On Normal's site, you’ll also find a host of sexual wellness guides and articles on intimacy and partnership, designed in consultation with in-house certified sex coach Georgia Grace. And the ultimate millennial catnip? A quiz, of course. Click through a series of questions designed to help you understand yourself better, or find your preferred sex toy. What's your arousal style: "excitement" or "inhibition"? 

“Despite a lot of progress, as a society we still don't make it easy to explore sexuality - whether it's sex ed in school that mainly covers the 'plumbing' and 'condom on a banana', or the fact that many people learn sex from a distorted medium like pornography,”  says Wark.  “Even shopping for something as simple as a sex toy can feel really confusing, awkward and stressful if you're not a sex nerd.

“Sexual wellness is more than the absence of a sexual health issue or having a certain number of orgasms per week! It's about a state of comfort and empowerment.”

Other than Instagrammable colourways and sleek lines, what else do millennial women find sexy? Sustainability. Normal offers a '100 night stand' policy, meaning that you'll be able to return a product you buy after 100 nights (and days, we guess) if it's not working for you. “Many people don’t realise this, but you basically can’t recycle sex toys as a civilian," says Wark. "They end up in landfill because of the silicone, e-waste and how they’re used on the body. So at Normal, when we receive returned toys, we work with a specialist recycling company to ensure every device is sustainably disposed of.”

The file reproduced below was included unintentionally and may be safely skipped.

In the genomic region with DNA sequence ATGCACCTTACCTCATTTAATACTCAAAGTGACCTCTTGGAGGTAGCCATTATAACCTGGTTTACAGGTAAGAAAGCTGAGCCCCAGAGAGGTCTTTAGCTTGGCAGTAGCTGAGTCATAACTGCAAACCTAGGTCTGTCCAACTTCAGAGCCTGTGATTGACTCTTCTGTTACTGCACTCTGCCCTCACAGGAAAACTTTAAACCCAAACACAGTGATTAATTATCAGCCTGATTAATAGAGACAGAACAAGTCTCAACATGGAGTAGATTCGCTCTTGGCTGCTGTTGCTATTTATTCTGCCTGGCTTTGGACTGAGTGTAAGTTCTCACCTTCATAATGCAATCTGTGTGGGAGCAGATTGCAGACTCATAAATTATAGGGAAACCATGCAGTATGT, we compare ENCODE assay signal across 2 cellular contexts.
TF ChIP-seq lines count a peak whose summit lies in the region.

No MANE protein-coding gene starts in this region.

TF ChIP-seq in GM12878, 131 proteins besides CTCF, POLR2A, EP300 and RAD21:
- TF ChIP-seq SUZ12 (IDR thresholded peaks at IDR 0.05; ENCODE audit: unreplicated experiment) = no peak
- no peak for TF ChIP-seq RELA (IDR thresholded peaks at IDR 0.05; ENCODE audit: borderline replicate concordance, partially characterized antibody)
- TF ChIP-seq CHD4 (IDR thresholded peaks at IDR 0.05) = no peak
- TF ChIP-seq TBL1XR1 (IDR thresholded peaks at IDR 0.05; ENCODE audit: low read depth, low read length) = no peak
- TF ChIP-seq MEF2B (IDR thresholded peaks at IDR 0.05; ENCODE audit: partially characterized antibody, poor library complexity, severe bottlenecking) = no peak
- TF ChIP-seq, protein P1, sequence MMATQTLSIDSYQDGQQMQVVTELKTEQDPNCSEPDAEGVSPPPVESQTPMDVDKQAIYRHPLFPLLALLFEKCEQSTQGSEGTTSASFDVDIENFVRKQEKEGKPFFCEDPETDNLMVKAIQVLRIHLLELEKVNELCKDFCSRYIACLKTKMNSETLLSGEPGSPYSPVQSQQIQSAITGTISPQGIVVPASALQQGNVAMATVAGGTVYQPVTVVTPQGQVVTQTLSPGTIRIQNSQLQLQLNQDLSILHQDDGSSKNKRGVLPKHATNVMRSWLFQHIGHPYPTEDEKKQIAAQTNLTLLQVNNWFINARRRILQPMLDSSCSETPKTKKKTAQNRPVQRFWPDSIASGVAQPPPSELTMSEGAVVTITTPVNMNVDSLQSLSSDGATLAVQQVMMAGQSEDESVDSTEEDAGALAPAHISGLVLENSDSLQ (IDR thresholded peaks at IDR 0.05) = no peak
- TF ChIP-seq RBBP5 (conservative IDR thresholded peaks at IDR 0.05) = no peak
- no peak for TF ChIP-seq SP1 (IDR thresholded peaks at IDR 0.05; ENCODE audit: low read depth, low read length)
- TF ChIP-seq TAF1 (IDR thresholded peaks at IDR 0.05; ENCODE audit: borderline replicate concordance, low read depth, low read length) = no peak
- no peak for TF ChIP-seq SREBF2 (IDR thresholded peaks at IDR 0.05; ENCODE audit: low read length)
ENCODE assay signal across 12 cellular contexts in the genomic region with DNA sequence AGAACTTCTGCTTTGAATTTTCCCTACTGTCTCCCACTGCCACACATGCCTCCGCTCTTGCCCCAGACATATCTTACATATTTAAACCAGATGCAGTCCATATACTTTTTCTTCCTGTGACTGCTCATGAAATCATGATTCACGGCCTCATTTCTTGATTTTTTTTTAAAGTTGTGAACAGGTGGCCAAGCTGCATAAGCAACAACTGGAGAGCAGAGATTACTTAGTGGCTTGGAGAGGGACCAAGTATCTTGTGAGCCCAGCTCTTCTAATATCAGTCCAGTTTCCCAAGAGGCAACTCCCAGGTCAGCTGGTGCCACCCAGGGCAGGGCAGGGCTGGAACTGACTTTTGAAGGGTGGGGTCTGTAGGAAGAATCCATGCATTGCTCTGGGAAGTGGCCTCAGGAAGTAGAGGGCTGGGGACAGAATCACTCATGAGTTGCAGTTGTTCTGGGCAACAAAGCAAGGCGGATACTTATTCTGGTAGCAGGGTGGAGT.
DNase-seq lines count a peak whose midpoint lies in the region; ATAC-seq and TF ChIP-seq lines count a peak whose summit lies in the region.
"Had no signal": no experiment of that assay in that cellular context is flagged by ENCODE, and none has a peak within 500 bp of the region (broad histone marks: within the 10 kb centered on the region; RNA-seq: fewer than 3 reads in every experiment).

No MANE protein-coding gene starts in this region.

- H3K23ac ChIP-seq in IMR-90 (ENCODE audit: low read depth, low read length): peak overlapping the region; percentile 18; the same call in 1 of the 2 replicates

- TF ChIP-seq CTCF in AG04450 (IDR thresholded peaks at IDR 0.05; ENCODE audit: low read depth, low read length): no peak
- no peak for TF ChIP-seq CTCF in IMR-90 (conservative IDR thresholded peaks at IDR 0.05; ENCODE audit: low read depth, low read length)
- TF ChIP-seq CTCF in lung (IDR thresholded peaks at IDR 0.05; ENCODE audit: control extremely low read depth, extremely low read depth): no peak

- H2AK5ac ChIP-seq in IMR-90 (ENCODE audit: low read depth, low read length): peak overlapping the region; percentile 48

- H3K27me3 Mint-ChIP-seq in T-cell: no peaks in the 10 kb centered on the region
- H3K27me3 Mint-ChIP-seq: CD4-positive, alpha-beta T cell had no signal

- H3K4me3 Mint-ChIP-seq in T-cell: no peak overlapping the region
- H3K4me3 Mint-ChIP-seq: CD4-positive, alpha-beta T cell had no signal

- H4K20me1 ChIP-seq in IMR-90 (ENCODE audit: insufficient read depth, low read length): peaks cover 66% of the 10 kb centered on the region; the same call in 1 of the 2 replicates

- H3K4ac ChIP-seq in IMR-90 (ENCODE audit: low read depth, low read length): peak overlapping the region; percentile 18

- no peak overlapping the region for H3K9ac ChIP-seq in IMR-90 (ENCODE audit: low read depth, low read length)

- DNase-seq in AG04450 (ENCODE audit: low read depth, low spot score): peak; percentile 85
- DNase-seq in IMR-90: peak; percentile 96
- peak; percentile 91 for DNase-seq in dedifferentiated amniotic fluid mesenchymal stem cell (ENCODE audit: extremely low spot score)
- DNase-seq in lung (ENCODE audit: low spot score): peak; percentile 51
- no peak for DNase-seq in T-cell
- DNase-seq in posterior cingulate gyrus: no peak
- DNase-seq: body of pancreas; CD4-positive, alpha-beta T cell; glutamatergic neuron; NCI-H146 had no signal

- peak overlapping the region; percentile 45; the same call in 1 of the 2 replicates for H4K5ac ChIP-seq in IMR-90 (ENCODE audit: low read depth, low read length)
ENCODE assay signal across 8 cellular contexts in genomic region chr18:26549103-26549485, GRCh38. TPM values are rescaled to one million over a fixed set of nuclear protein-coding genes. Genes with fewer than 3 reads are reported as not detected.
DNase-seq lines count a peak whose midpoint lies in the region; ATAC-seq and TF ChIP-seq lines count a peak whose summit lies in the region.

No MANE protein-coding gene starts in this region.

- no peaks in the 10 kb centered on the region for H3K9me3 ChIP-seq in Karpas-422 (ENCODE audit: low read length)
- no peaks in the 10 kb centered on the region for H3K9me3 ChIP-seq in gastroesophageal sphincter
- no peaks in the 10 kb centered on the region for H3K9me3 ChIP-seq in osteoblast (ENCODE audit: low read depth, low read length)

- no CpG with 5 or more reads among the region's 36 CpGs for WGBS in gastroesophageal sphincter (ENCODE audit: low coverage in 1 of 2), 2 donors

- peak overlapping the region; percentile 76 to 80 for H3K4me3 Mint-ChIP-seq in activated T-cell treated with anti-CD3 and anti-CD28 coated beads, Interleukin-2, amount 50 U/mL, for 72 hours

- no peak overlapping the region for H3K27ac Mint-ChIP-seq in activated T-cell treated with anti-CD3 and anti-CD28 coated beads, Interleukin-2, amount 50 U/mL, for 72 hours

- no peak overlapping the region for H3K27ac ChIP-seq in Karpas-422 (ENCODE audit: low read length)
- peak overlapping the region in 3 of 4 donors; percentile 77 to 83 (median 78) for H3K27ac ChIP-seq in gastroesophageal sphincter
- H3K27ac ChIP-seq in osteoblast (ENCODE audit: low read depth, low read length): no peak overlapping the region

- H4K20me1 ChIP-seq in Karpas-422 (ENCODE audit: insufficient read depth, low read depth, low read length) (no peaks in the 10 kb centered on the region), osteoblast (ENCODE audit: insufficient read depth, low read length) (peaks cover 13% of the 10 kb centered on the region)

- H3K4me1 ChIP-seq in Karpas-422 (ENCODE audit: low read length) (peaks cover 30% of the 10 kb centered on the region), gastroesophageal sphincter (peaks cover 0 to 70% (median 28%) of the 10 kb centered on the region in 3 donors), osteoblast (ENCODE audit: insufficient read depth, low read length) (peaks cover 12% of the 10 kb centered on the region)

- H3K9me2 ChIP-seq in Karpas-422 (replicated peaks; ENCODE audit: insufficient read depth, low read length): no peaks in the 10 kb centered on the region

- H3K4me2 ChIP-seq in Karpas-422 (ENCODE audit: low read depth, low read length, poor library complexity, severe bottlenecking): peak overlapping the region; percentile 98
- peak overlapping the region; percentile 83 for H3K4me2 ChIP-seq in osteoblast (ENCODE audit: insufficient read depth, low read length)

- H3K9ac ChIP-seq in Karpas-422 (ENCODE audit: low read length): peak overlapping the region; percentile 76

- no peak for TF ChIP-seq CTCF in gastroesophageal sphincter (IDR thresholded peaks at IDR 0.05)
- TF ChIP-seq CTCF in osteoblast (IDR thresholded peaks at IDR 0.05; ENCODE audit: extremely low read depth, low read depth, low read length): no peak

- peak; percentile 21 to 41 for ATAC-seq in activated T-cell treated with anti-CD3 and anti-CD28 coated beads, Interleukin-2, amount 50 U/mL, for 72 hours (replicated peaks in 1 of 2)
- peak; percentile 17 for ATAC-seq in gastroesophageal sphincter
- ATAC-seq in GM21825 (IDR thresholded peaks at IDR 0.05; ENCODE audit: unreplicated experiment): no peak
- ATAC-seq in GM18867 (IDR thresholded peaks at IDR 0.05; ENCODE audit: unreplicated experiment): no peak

"Sexual wellness is more than the absence of a sexual health issue or having a certain number of orgasms per week! It's about a state of comfort and empowerment."

Wark and Grace are also passionate about destigmatising sexual tools for men. “The same stereotypes that used to be applied to women or people with vulvas (namely, that using sex toys is a sign of romantic failure, or a bit 'freaky', rather than empowering and just fun!) are now part of how we enforce standards of masculinity, “ says Wark. ”Which sucks! We definitely want to work on that. Guys, we are coming for you!” 

Like Normal, building on their customers’ often shaky levels of sexual literacy was important to Rosewell, a brand also making durable, aesthetically pleasing pleasure devices. With its stylised photography and dreamy, earthen palette, Rosewell is basically the Aesop of the sex toy world. Banished be eye-watering colours and unsubtle packaging – here, a luxurious ‘Midnight Hour’ scented candle comes in a pack with a sleek, white toy and a deck of reflection cards, for a new, exploratory take on self-love.